Venture firm navigates geopolitical complexities, forming three independent entities
In a significant move that highlights the evolving geopolitical landscape, renowned venture capital firm Sequoia Capital has announced its decision to split into three separate entities. This restructuring will see Sequoia Capital in the U.S. and Europe, Peak XV Partners in India and Southeast Asia, and HongShan in China operate as independent regional units by March of next year.
The decision to separate the Asian units from the mothership comes against the backdrop of escalating tensions between the two largest economies in the world, China and the United States. Furthermore, the India and Southeast Asia arm of Sequoia Capital faced challenges related to optics and governance issues within its portfolio companies last year.
Sequoia Capital addressed the split in a letter to its limited partners, emphasizing the complexity of running a decentralized global investment business. Regional leaders Roelof Botha, Neil Shen, and Shailendra Singh wrote, “This has made using centralized back-office functions more of a hindrance than an advantage. Additionally, as each entity’s portfolio has expanded to include companies that are becoming global leaders, we’ve seen growing market confusion due to the shared Sequoia brand as well as portfolio conflicts across entities.”
While the move raises questions about the future influence and reach of the independent regional Asian units without the backing of Sequoia’s well-established brand and reputation, it may also encourage other venture firms to consider similar actions or seriously evaluate the possibility.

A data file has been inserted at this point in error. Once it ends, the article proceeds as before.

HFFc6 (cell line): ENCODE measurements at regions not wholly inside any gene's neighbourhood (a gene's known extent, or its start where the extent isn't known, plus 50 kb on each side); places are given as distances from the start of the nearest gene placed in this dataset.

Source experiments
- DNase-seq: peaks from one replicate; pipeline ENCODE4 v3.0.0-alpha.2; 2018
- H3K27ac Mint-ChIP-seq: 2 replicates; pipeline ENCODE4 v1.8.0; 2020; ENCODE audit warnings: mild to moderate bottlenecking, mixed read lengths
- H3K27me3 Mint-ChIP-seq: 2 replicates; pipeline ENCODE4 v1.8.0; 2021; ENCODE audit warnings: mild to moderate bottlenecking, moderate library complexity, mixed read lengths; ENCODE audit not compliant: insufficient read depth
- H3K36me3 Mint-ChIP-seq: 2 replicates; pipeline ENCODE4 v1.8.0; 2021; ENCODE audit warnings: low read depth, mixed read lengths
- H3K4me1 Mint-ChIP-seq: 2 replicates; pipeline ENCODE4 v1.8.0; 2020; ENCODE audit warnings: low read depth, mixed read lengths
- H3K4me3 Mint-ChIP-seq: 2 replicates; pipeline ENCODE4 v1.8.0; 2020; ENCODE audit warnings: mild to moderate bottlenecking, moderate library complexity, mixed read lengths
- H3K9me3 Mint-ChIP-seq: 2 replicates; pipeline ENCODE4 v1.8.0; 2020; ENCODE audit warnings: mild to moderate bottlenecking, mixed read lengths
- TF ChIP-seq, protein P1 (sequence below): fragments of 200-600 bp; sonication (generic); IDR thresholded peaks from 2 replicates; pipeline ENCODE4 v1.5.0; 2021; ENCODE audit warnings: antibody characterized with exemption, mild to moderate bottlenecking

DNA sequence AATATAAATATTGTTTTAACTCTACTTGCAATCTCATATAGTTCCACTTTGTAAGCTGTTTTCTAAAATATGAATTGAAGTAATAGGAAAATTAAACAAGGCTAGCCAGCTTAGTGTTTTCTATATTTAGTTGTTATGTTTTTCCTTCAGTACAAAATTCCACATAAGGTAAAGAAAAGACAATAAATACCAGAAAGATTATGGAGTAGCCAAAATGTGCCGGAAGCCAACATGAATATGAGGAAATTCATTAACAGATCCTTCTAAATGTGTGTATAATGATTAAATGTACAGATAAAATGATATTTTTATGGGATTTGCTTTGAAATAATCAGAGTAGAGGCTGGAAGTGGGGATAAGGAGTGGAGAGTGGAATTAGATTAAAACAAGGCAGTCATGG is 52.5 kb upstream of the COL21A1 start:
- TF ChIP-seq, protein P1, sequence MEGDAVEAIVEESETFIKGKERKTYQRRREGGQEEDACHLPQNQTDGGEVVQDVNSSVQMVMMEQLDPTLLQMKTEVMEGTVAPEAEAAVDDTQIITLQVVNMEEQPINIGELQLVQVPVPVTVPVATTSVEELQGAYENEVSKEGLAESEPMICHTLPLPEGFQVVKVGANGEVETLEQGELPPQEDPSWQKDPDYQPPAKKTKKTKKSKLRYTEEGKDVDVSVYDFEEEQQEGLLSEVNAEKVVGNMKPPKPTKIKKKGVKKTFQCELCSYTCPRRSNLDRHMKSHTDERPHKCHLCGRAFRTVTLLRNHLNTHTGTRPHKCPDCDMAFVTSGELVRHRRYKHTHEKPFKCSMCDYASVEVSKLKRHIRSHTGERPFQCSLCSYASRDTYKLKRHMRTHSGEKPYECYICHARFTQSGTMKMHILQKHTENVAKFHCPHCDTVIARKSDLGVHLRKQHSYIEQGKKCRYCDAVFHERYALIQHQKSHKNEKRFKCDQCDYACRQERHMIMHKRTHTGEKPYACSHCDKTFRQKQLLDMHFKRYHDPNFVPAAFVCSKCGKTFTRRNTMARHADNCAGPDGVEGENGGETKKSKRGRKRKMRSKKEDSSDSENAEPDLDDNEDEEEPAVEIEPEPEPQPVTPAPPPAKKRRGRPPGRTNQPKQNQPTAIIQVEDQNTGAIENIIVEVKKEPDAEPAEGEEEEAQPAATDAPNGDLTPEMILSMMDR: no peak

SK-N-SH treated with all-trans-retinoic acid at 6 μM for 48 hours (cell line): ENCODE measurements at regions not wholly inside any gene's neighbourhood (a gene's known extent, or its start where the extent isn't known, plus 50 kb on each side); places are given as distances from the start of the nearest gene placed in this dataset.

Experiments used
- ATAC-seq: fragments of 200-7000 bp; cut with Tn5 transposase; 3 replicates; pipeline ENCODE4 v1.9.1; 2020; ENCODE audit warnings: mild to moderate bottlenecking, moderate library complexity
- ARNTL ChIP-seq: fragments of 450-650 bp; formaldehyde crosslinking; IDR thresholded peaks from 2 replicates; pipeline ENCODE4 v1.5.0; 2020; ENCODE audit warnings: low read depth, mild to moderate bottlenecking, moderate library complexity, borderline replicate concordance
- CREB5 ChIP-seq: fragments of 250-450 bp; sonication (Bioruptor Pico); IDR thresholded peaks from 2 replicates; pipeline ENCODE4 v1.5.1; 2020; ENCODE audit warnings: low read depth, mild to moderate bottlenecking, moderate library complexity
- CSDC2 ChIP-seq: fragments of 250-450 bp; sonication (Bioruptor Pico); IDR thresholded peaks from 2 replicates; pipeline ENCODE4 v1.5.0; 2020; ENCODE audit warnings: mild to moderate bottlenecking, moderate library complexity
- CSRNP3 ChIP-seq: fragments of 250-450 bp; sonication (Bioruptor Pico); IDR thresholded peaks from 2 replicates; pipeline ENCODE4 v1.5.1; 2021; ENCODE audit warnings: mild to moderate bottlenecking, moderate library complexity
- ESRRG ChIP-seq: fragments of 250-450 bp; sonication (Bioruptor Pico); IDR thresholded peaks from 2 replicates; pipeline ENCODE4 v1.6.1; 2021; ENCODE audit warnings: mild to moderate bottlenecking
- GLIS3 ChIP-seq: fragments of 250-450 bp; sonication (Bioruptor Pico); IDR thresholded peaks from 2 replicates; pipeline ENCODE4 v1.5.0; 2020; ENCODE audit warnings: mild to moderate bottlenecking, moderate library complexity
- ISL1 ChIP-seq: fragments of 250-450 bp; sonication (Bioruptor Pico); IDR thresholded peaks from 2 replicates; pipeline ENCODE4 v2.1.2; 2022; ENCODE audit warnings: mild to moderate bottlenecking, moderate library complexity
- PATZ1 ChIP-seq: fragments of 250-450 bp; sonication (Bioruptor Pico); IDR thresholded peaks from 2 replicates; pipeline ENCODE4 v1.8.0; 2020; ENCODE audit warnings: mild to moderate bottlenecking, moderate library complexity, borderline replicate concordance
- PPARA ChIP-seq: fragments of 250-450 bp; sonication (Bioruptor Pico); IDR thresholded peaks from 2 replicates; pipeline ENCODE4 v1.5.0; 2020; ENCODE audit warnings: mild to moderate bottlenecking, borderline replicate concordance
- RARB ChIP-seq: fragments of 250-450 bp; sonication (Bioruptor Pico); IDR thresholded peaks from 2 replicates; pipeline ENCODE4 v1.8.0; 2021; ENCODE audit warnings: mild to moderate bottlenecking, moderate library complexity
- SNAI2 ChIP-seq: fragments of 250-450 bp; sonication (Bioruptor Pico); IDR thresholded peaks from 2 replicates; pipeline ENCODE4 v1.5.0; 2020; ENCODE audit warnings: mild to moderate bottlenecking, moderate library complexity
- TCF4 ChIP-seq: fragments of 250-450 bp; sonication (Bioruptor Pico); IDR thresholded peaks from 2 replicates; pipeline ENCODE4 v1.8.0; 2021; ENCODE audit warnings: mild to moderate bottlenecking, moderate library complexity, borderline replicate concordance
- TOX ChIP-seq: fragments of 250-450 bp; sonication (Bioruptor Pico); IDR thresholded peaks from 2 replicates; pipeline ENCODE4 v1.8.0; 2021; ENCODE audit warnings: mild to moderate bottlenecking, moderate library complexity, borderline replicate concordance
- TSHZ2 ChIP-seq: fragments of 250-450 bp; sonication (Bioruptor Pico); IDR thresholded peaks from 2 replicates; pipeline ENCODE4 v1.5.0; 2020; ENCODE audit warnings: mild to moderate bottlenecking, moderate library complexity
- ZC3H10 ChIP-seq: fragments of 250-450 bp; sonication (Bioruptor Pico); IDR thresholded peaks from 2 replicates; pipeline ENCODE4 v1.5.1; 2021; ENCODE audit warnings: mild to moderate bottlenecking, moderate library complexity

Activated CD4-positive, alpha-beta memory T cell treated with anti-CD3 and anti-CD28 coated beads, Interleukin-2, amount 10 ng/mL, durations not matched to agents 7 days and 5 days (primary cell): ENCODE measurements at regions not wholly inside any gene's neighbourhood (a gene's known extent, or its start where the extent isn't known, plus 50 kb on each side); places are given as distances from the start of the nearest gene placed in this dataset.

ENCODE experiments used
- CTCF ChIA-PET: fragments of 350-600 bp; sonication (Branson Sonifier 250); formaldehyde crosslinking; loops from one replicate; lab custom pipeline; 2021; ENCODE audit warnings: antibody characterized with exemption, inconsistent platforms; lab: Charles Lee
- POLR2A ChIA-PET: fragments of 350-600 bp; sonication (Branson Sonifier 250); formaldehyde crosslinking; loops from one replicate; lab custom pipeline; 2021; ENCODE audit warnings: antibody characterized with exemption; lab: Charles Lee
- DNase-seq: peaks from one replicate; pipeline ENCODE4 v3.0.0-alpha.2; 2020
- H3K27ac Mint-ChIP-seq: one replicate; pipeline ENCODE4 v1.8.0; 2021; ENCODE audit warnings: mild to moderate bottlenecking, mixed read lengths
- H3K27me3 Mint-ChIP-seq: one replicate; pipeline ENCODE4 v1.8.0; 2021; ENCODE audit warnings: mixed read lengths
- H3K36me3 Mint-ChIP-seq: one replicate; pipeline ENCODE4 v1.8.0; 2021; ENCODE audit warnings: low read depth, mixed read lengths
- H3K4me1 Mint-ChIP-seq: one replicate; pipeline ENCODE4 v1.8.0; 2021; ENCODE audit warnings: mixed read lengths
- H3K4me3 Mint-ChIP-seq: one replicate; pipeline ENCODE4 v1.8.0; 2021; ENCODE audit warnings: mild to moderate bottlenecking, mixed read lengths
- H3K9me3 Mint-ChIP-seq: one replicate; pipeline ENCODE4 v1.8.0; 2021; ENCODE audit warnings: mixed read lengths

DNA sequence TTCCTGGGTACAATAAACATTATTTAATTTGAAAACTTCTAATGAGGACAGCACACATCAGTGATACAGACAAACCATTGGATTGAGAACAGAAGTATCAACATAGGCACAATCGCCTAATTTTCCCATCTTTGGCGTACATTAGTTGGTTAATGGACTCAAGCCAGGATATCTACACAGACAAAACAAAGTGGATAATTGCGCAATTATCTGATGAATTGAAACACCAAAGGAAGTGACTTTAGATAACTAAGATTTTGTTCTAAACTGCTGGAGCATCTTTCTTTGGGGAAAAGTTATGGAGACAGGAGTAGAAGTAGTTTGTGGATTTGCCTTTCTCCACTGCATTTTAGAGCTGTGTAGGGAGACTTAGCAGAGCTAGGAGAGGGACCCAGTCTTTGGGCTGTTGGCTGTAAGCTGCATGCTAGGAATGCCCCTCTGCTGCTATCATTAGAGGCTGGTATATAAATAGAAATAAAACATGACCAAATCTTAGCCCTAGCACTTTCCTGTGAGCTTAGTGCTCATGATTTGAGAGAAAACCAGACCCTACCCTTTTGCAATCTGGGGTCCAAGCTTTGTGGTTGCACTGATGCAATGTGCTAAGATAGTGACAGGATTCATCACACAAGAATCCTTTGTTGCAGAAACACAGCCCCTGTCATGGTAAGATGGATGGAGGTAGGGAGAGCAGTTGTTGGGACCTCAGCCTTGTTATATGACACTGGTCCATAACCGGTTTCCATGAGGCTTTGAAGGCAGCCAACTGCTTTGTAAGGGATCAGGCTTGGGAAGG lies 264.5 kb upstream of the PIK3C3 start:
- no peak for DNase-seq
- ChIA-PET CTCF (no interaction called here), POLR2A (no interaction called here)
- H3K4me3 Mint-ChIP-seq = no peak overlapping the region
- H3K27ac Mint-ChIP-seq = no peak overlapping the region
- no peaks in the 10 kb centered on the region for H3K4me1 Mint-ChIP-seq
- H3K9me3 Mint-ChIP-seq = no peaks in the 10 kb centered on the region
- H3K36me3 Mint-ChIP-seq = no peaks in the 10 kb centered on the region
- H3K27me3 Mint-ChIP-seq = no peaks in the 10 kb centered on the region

This unexpected development follows a challenging period for U.S. venture capital funds that invest in China. The Biden administration has been implementing measures to limit the flow of U.S. dollars into China, a market where Sequoia Capital has been instrumental in fueling the country’s consumer internet sector for the past two decades.
The administration’s strategy is seen as an effort to restrict China’s development of critical technologies for national security purposes, including artificial intelligence, quantum computing, and semiconductors. President Biden sought support from allied countries at the G-7 summit in late April for his plans to curb foreign investments in China.
Sequoia Capital China had already significantly slowed its investment pace in the country. Although the firm raised an impressive $9 billion in funding last July, it completed only 62 deals between Q3 2022 and Q2 2023, compared to 177 deals between Q3 2021 and Q2 2022, according to Crunchbase data.
The cautious approach adopted by Sequoia Capital China reflects the evolving political and economic landscape in China. The regulatory crackdown on the country’s consumer internet industry over the past three years has led most U.S.-dollar venture capital funds to reduce their investments. Moreover, venture capitalists worldwide have become more conservative amid the global economic slowdown.
The impact of the Biden administration’s policies on U.S. venture capital investment in China remains uncertain. As HongShan, the newly independent entity, enters this new era, it will face the challenge of competing with China’s homegrown venture capital firms. The tech sector’s growth is expected to favor deep tech investments over consumer internet ventures.
Meanwhile, Peak XV Partners, previously known as Sequoia Capital India and Southeast Asia, will focus on deploying the $2.5 billion it raised last year. With a strong track record of raising $9.2 billion across 13 funds and investing in over 400 startups in the region, Peak XV Partners is well-positioned to continue supporting entrepreneurial endeavors in India and Southeast Asia.
The split of Sequoia Capital represents a significant development in the venture capital landscape, reflecting the intricate relationship between geopolitics, economic factors, and investment strategies.